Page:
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Old 09-26-2011, 01:48 PM
 
31 posts, read 121,638 times
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We've got bermuda in our backyard and the bermuda sod came with alot of crabgrass so I am trying to find out how best to kill it.

I've ready where you can lay down killer now or also in the early spring.

Any idea how best to handle this and what to use?
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Old 09-26-2011, 02:02 PM
 
Location: Edmond, OK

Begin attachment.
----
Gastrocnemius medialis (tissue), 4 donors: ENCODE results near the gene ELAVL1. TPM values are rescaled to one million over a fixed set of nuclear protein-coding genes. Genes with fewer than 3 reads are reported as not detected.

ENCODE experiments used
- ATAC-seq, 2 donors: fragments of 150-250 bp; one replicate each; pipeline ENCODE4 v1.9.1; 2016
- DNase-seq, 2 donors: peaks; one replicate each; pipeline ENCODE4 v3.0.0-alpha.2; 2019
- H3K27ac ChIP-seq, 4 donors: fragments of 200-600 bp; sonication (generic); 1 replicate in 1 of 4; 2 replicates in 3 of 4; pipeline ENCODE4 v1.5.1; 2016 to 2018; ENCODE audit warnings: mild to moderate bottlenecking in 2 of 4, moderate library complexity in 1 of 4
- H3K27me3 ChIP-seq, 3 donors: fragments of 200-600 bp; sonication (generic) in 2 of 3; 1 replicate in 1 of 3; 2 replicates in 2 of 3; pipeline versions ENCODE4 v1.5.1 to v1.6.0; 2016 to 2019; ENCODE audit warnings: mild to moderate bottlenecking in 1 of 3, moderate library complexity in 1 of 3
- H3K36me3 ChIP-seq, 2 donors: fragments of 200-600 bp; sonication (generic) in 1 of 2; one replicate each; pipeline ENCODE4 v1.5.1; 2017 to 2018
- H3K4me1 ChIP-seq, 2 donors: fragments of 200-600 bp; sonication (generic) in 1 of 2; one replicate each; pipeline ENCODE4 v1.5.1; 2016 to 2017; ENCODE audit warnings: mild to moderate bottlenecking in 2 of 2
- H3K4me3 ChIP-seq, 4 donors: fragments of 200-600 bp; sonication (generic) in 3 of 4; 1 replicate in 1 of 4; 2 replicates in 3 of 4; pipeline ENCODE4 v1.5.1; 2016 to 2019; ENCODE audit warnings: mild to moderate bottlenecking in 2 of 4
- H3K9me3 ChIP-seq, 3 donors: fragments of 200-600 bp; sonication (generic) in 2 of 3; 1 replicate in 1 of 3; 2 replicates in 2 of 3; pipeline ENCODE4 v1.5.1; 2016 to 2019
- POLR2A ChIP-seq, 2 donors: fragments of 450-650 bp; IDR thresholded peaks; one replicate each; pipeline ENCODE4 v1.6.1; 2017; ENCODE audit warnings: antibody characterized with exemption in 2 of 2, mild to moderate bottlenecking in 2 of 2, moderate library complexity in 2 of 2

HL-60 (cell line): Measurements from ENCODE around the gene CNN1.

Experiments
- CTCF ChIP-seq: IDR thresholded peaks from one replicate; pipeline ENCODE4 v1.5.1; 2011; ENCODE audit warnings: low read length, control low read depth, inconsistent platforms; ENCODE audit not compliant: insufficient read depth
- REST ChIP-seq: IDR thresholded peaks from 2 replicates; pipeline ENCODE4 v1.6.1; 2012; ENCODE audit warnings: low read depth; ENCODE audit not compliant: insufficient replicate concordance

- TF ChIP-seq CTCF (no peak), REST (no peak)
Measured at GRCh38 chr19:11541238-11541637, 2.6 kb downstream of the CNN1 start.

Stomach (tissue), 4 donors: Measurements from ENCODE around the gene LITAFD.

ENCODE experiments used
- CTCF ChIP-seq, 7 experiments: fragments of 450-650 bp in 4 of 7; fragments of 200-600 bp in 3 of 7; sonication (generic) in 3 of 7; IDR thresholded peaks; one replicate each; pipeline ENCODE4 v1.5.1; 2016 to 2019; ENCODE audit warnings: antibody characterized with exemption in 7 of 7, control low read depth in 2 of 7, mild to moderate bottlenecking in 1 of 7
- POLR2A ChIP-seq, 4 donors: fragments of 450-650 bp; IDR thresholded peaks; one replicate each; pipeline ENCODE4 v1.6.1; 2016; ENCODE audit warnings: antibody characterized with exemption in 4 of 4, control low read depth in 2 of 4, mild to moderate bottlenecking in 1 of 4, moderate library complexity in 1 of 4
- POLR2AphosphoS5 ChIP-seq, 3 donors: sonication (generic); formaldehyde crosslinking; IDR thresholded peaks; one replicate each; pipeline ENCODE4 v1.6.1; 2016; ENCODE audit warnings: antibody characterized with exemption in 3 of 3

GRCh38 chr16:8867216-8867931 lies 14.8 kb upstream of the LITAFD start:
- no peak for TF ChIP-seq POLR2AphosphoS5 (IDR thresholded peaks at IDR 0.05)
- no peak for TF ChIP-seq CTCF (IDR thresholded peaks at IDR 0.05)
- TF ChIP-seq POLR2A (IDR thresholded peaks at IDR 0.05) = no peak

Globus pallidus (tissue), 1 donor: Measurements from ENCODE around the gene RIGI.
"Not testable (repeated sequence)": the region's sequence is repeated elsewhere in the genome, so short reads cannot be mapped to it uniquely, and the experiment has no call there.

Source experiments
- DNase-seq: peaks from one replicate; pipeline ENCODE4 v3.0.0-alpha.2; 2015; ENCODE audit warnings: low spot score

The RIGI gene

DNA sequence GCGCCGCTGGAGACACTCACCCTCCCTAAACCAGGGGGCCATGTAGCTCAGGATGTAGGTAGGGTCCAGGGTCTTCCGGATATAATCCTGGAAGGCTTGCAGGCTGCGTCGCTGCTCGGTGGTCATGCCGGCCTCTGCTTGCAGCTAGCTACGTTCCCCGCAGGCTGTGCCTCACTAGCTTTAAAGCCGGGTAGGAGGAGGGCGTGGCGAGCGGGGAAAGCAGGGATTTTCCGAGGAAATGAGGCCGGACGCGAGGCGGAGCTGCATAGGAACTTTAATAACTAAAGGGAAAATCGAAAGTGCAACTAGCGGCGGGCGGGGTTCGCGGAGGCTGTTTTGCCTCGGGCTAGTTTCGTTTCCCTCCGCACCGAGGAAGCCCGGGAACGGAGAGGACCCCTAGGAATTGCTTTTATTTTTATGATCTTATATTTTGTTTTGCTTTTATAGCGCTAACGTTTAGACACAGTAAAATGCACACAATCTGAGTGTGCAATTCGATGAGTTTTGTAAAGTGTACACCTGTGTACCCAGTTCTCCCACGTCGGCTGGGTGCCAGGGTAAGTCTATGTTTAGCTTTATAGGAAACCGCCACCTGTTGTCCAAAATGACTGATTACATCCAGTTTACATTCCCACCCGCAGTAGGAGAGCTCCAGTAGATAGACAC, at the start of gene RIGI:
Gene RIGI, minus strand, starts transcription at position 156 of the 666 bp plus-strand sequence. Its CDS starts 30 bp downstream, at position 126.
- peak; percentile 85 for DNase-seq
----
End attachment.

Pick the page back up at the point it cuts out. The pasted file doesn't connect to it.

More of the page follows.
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We have a guy that sprays it for us, then puts down preimergent weed killer in the spring to stop the seeds from germinating. Normally it works very well, but unfortunately this spring when he put it down, we were out of town with the sprinkler system set to go on while we were gone. We didn't realize he had come while we were gone and that we had had lots of rain while we were gone. Between the sprinkler system and the days of rain we had, it all washed away. We didn't figure out what had happened until it was too late. He could have come back and sprayed it, but there was so much of it in the lawn it would have left large dead spots. Because, we were by then on water rationing due to the drought, there was no way to get our bermuda to grow over and fill in the dead spots. We decided that we would just leave it for the summer, at least it was something green. When he comes back in a few weeks he will spray whats here, then when he comes back in the early spring he will put down the stuff to prevent seed germination.